November 22, 2017
A Cross-Cultural Look at Christmas in Japan and Canada
Katrina Laura Reika Kitahara-NgKatrina Laura Reika Kitahara-Ng
December is a month full of excitement as Christmas inches near, bringing a joyous atmosphere to those of us who celebrate the holidays! Christmas spirit is shown in abundance in both Canada and Japan –, though, the way each nation celebrates the occasion differs a little bit. After experiencing Christmas in both countries, there are some things I have come to notice when it comes to the way we spend the holidays in Japan in comparison to in Canada.
To begin, I would like to take a moment to note that in both nations, Christmas is a very commercial holiday. The notion to exchange gifts, decorate for Christmas and the festive spirit in malls and supermarket are similar. After Halloween, it seems Japanese supermarkets are flooded with Christmas themed snacks, where every store on the island nation has some form of tribute to the merry holiday. In Toronto as well, one can see that after Black Friday, stores begin flaunting their Christmas spirit in the form of holiday themed decorations and holiday sales.
Christmas in Japan seems to be a holiday for couples, as many Japanese magazines give pointers on perfect Christmas date ideas and gifts for significant others. While Canadians also show their lovers a fair amount of holiday affection, it is important to note that for most Canadians, Christmas is a very family oriented occasion. In Canada, people generally find themselves going home for Christmas, indulging in family dinners and get-togethers – similar in nature to the way Japanese people often go home for New Years. In essence, I noticed that the Christmas celebrated in Canada is similar to the way New Years is treated in Japan, surrounding family and enjoying being at home. Christmas in Japan, with the emphasis on being with friends and significant others, is in fact, similar to the way New Years is spent in Canada. It is almost a reverse!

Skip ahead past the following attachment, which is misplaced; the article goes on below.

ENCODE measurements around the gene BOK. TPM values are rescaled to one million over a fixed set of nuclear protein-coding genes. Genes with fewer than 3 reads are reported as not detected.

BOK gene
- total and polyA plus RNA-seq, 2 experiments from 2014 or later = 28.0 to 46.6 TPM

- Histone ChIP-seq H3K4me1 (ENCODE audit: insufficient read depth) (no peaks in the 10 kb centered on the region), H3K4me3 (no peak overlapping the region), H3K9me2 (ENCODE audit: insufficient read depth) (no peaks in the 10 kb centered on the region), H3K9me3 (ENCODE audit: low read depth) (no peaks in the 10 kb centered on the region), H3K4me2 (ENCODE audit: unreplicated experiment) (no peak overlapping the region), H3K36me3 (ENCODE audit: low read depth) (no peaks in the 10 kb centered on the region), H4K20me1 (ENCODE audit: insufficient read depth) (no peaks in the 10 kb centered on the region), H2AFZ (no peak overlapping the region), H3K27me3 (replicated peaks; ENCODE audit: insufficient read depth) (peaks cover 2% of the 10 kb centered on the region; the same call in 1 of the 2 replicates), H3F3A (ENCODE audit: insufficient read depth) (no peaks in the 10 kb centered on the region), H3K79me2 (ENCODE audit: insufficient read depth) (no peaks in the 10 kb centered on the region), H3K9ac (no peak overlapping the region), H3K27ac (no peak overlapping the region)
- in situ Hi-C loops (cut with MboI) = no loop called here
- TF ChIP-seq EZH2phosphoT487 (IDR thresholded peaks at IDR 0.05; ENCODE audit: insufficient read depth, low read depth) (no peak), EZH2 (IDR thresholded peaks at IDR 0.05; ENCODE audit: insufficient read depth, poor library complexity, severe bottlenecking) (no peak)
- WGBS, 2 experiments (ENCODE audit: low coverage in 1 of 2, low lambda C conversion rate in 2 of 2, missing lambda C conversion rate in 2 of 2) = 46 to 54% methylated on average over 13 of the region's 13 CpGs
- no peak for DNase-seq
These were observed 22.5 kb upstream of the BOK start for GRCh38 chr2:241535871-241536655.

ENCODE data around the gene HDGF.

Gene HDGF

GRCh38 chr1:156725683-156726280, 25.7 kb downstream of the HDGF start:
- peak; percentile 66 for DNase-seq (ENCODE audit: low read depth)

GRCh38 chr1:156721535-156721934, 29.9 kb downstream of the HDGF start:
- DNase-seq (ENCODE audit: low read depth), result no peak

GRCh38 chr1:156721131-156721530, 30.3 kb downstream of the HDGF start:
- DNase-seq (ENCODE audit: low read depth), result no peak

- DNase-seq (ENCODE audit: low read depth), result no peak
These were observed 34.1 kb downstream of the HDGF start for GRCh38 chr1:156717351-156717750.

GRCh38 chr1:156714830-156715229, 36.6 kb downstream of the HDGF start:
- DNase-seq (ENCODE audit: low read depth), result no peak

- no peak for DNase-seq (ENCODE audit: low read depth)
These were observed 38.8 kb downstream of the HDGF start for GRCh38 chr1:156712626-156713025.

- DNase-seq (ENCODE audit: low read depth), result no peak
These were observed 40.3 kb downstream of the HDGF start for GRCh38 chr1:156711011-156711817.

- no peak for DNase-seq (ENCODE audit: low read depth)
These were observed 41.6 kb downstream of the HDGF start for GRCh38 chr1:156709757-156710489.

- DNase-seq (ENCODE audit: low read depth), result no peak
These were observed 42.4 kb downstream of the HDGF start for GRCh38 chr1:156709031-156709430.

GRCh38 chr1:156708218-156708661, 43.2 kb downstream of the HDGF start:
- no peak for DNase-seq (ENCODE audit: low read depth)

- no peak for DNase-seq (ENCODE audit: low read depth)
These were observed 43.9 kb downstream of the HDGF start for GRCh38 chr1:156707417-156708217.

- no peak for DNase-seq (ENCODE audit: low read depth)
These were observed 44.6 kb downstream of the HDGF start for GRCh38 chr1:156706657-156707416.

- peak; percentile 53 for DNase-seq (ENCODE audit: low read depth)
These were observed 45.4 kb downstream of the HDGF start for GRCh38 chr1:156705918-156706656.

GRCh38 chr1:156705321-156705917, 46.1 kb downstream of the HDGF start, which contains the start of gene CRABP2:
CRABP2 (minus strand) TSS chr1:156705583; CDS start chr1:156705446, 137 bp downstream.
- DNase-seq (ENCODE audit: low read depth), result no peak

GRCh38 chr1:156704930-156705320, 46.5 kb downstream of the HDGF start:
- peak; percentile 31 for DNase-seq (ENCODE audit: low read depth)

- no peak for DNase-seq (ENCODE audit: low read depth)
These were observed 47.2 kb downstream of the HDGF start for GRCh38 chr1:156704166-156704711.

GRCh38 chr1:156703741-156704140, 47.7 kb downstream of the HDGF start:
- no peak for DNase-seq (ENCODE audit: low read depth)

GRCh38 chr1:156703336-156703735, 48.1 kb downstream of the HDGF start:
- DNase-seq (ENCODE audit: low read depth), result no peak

When it comes to holiday foods, there is no doubt that both countries can deliver deliciously. While all families may have their own ways of eating during the holidays, it is safe to say that the quintessential Japanese Christmas involves some type of Christmas cake – usually a strawberry shortcake – offered by one of the many companies that sell cakes specifically for Christmas. Of course, what better to balance that sweet cake than some savoury fried chicken? Somehow it has become tradition for Japanese families to eat fried chicken for Christmas; it is said that this originates from the Japanese wanting the Christmas chicken/turkey that westerners had, and that chicken of the deep-fried variety was the most enticing option at the time.
Meanwhile in Canada the typical Christmas meals can vary, since Toronto is an extremely multicultural society, Christmas celebrations can differ depending on what cultural background one may have. That being said, it is typically imagined that Christmas dinners involve either a whole roasted chicken or turkey, mashed potatoes, pie and Christmas cake. Hot apple pie with cream, Christmas Stollen, Panettone, eggnog, and apple cider are all holiday foods reminiscent of a childhood Christmas. It is also a common activity for families to bake cookies together and decorate them – imagine gingerbread houses and cookies decorated with frosting to make festive designs! Such snacks and activities are an integral part of a Canadian Christmas. The acts of sharing and giving are also noteworthy this time of year; Potlucks are common to see for Christmas gatherings, where all those attending bring a dish so that ideally, the party ends up with a variety of foods that guests can enjoy.
So, one may ask, “which nation celebrates it the best?”, to which I would not be able to answer clearly. Personally, I prefer the family oriented customs of a Canadian Christmas because I am a very family oriented person. For the same reason, I prefer the Japanese way of celebrating New Years over the typical Canadian way. Both cultures have perks in the way they celebrate the holidays, and at the end of the day as long as you are able to enjoy yourself over this jolly time I believe it is a worthwhile holiday experience. Stay warm everybody and I wish you and your loved ones happy holidays!
All photos are taken at the Toronto Christmas Market at the Distillery Historic District being held from November 16th – December 23rd. Admission is free on weekdays, and $6CAD per guest on weekends. There are performances, food vendors and festive activities galore! This market provides ample opportunities for the sweetest of Christmas photos as well!